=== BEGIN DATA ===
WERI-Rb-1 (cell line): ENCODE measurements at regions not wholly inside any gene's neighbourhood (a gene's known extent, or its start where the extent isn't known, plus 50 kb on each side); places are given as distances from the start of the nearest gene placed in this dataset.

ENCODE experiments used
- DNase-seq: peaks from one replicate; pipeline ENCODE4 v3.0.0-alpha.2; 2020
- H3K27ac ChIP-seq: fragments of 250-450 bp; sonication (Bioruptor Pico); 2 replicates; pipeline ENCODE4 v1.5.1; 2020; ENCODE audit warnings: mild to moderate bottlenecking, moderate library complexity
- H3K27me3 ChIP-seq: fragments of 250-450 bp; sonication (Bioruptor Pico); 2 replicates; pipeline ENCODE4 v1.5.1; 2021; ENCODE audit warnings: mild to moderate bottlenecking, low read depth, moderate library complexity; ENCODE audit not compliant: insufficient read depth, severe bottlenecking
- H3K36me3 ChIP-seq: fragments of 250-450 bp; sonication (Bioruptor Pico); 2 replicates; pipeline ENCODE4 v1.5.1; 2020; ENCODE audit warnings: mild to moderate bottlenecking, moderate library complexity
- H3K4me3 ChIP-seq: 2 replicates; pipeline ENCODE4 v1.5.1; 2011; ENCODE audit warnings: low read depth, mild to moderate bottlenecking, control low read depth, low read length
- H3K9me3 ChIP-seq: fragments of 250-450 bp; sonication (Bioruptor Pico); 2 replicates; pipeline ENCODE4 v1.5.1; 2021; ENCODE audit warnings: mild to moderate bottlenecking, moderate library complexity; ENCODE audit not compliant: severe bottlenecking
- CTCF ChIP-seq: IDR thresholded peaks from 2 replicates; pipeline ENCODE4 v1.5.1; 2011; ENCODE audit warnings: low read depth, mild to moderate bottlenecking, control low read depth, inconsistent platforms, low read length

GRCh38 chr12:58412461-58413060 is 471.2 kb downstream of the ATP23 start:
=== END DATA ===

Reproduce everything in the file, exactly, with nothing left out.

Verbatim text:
WERI-Rb-1 (cell line): ENCODE measurements at regions not wholly inside any gene's neighbourhood (a gene's known extent, or its start where the extent isn't known, plus 50 kb on each side); places are given as distances from the start of the nearest gene placed in this dataset.

ENCODE experiments used
- DNase-seq: peaks from one replicate; pipeline ENCODE4 v3.0.0-alpha.2; 2020
- H3K27ac ChIP-seq: fragments of 250-450 bp; sonication (Bioruptor Pico); 2 replicates; pipeline ENCODE4 v1.5.1; 2020; ENCODE audit warnings: mild to moderate bottlenecking, moderate library complexity
- H3K27me3 ChIP-seq: fragments of 250-450 bp; sonication (Bioruptor Pico); 2 replicates; pipeline ENCODE4 v1.5.1; 2021; ENCODE audit warnings: mild to moderate bottlenecking, low read depth, moderate library complexity; ENCODE audit not compliant: insufficient read depth, severe bottlenecking
- H3K36me3 ChIP-seq: fragments of 250-450 bp; sonication (Bioruptor Pico); 2 replicates; pipeline ENCODE4 v1.5.1; 2020; ENCODE audit warnings: mild to moderate bottlenecking, moderate library complexity
- H3K4me3 ChIP-seq: 2 replicates; pipeline ENCODE4 v1.5.1; 2011; ENCODE audit warnings: low read depth, mild to moderate bottlenecking, control low read depth, low read length
- H3K9me3 ChIP-seq: fragments of 250-450 bp; sonication (Bioruptor Pico); 2 replicates; pipeline ENCODE4 v1.5.1; 2021; ENCODE audit warnings: mild to moderate bottlenecking, moderate library complexity; ENCODE audit not compliant: severe bottlenecking
- CTCF ChIP-seq: IDR thresholded peaks from 2 replicates; pipeline ENCODE4 v1.5.1; 2011; ENCODE audit warnings: low read depth, mild to moderate bottlenecking, control low read depth, inconsistent platforms, low read length

GRCh38 chr12:58412461-58413060 is 471.2 kb downstream of the ATP23 start: